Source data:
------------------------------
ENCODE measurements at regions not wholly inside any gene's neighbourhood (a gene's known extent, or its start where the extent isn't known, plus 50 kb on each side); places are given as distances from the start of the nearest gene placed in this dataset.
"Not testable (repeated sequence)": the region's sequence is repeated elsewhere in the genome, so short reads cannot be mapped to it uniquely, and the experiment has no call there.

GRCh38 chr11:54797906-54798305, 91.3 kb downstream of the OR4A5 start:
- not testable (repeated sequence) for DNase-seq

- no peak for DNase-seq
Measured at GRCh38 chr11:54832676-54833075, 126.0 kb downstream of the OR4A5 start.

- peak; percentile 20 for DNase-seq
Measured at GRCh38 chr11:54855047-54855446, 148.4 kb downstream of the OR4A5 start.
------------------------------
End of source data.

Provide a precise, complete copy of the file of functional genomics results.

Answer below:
ENCODE measurements at regions not wholly inside any gene's neighbourhood (a gene's known extent, or its start where the extent isn't known, plus 50 kb on each side); places are given as distances from the start of the nearest gene placed in this dataset.
"Not testable (repeated sequence)": the region's sequence is repeated elsewhere in the genome, so short reads cannot be mapped to it uniquely, and the experiment has no call there.

GRCh38 chr11:54797906-54798305, 91.3 kb downstream of the OR4A5 start:
- not testable (repeated sequence) for DNase-seq

- no peak for DNase-seq
Measured at GRCh38 chr11:54832676-54833075, 126.0 kb downstream of the OR4A5 start.

- peak; percentile 20 for DNase-seq
Measured at GRCh38 chr11:54855047-54855446, 148.4 kb downstream of the OR4A5 start.